During emergencies, critical infrastructure services are able to commandeer cell phone services. This is done with a special phone # and code that is entered. Depending on the code, the priority can change. For example, the electric company may have one code, the fire department another, with the fire department's code being a higher priority. When all cell phone channels are in use, the code bumps a low priority user to free up the resource for the code holder.


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landyacht318

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Posted: 09/12/17 12:36am Link  |  Quote  |  Print  |  Notify Moderator

Thanks. My family is OK, but I imagine they are not used to being without power or phone service. I was more wondering about the tellycom towers and if there are standards for how long they have to be able to run when the grid goes down.
We talk about telecom batteries on this forum a bit, I was just wondering how long major towers can rely on battery power alone and the same about generators and if anybody here was familiar with the size of their battery banks and how long they can power a cell phone tower.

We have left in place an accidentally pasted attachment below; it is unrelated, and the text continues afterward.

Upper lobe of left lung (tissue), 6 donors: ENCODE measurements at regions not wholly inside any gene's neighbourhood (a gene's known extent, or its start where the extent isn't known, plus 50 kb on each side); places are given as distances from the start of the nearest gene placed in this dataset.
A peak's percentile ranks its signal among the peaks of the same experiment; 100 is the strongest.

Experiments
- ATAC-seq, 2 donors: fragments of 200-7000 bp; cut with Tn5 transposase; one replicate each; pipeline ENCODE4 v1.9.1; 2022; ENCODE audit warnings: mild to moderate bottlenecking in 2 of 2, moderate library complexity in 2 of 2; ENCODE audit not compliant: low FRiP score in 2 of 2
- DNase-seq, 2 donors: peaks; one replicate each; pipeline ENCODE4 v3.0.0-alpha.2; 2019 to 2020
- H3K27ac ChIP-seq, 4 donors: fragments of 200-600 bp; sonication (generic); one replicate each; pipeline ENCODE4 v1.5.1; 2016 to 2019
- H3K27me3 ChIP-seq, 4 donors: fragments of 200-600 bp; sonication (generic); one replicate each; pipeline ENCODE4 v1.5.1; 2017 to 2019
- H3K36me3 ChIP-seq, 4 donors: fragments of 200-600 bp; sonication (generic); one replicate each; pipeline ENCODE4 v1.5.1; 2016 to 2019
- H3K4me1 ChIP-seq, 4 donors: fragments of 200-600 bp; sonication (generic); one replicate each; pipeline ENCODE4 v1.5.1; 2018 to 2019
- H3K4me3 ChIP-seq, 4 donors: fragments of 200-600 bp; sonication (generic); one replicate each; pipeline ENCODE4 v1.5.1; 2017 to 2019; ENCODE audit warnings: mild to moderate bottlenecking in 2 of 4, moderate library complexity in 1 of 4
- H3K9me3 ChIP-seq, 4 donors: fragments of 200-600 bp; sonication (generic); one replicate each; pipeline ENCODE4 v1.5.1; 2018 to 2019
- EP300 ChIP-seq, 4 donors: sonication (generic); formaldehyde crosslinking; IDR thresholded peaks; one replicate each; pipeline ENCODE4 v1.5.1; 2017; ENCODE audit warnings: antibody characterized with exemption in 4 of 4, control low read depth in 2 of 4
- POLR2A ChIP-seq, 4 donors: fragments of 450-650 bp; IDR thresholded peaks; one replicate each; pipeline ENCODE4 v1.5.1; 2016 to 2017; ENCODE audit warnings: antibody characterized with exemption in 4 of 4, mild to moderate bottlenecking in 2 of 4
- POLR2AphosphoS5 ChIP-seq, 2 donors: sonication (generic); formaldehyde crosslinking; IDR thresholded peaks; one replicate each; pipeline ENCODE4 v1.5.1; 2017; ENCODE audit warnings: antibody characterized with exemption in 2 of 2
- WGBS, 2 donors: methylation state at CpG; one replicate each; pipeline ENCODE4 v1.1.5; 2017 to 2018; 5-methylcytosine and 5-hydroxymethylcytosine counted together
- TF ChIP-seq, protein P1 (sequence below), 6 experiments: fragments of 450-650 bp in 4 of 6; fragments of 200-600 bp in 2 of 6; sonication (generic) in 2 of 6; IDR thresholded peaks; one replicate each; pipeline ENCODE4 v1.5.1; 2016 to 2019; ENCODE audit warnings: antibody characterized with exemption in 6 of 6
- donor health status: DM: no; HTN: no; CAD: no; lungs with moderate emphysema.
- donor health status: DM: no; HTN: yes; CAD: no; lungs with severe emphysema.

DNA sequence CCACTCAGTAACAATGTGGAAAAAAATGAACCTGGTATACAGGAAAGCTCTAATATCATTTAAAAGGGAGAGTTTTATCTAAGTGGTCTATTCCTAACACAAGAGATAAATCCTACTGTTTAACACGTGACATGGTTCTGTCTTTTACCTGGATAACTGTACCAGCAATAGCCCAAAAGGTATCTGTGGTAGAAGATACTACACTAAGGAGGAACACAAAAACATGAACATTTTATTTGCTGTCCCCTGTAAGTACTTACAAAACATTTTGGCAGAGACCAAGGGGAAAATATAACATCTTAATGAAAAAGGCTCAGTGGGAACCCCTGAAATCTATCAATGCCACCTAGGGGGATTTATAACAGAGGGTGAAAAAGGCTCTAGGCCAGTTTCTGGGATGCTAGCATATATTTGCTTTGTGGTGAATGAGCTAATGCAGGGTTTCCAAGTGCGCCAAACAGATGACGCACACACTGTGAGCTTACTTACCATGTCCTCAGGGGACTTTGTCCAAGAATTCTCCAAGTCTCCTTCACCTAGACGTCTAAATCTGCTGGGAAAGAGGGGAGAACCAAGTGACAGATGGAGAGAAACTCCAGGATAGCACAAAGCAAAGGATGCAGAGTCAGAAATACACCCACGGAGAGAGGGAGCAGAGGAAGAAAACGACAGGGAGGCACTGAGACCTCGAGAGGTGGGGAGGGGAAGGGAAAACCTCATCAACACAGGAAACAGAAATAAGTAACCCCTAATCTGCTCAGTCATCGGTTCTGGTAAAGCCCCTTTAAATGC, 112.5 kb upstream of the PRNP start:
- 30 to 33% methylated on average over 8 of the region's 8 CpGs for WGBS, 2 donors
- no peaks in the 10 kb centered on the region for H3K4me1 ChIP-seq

YC 1

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Posted: 09/12/17 02:11am Link  |  Quote  |  Print  |  Notify Moderator

No standard but a lot of conformity. Not all cell sites have generators. There are too many variables to discuss but one must consider such things as a huge increase in traffic can cause batteries to deplete quicker. Some sites may share generators with other types of communication gear as well.

With the loss of commercial power I suspect a lot of cell towers will be down soon.

There may be a few cell towers down too.


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webslave

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Posted: 09/12/17 02:16am Link  |  Quote  |  Print  |  Notify Moderator

The FCC required 8 hours of backup power, generator with 8 hours of fuel, 8 hours worth of battery power or a combination of the two that can provide the required 8 hours.